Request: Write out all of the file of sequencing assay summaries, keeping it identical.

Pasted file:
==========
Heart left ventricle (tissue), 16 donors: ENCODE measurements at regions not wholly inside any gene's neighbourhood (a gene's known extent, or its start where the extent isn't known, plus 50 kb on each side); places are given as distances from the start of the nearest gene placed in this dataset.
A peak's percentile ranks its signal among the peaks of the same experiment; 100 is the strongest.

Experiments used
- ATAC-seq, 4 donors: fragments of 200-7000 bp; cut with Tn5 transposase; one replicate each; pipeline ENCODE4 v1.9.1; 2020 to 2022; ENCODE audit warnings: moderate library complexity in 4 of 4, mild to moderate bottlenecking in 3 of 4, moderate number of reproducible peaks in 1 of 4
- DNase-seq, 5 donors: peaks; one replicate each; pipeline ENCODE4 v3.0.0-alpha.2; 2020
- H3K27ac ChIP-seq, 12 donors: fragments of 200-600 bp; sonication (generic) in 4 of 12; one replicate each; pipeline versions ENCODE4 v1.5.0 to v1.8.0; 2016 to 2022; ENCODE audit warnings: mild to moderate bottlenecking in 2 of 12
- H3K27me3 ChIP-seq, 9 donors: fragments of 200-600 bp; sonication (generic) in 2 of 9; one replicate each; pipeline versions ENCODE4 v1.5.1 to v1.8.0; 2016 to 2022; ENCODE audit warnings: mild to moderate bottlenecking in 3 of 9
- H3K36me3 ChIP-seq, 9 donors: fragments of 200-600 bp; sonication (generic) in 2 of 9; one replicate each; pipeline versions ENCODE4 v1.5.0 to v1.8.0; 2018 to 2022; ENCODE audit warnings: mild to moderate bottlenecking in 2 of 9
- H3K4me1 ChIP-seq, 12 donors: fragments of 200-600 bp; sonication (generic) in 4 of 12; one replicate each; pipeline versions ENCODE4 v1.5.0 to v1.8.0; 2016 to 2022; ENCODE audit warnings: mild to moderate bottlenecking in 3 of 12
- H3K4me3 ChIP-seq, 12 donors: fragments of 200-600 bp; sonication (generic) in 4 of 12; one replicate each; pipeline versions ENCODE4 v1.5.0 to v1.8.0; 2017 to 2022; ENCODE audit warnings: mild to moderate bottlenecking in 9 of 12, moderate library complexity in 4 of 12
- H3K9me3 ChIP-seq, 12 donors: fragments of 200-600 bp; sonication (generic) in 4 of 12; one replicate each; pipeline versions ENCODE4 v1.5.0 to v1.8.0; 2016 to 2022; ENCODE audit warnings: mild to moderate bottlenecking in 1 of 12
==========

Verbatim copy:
Heart left ventricle (tissue), 16 donors: ENCODE measurements at regions not wholly inside any gene's neighbourhood (a gene's known extent, or its start where the extent isn't known, plus 50 kb on each side); places are given as distances from the start of the nearest gene placed in this dataset.
A peak's percentile ranks its signal among the peaks of the same experiment; 100 is the strongest.

Experiments used
- ATAC-seq, 4 donors: fragments of 200-7000 bp; cut with Tn5 transposase; one replicate each; pipeline ENCODE4 v1.9.1; 2020 to 2022; ENCODE audit warnings: moderate library complexity in 4 of 4, mild to moderate bottlenecking in 3 of 4, moderate number of reproducible peaks in 1 of 4
- DNase-seq, 5 donors: peaks; one replicate each; pipeline ENCODE4 v3.0.0-alpha.2; 2020
- H3K27ac ChIP-seq, 12 donors: fragments of 200-600 bp; sonication (generic) in 4 of 12; one replicate each; pipeline versions ENCODE4 v1.5.0 to v1.8.0; 2016 to 2022; ENCODE audit warnings: mild to moderate bottlenecking in 2 of 12
- H3K27me3 ChIP-seq, 9 donors: fragments of 200-600 bp; sonication (generic) in 2 of 9; one replicate each; pipeline versions ENCODE4 v1.5.1 to v1.8.0; 2016 to 2022; ENCODE audit warnings: mild to moderate bottlenecking in 3 of 9
- H3K36me3 ChIP-seq, 9 donors: fragments of 200-600 bp; sonication (generic) in 2 of 9; one replicate each; pipeline versions ENCODE4 v1.5.0 to v1.8.0; 2018 to 2022; ENCODE audit warnings: mild to moderate bottlenecking in 2 of 9
- H3K4me1 ChIP-seq, 12 donors: fragments of 200-600 bp; sonication (generic) in 4 of 12; one replicate each; pipeline versions ENCODE4 v1.5.0 to v1.8.0; 2016 to 2022; ENCODE audit warnings: mild to moderate bottlenecking in 3 of 12
- H3K4me3 ChIP-seq, 12 donors: fragments of 200-600 bp; sonication (generic) in 4 of 12; one replicate each; pipeline versions ENCODE4 v1.5.0 to v1.8.0; 2017 to 2022; ENCODE audit warnings: mild to moderate bottlenecking in 9 of 12, moderate library complexity in 4 of 12
- H3K9me3 ChIP-seq, 12 donors: fragments of 200-600 bp; sonication (generic) in 4 of 12; one replicate each; pipeline versions ENCODE4 v1.5.0 to v1.8.0; 2016 to 2022; ENCODE audit warnings: mild to moderate bottlenecking in 1 of 12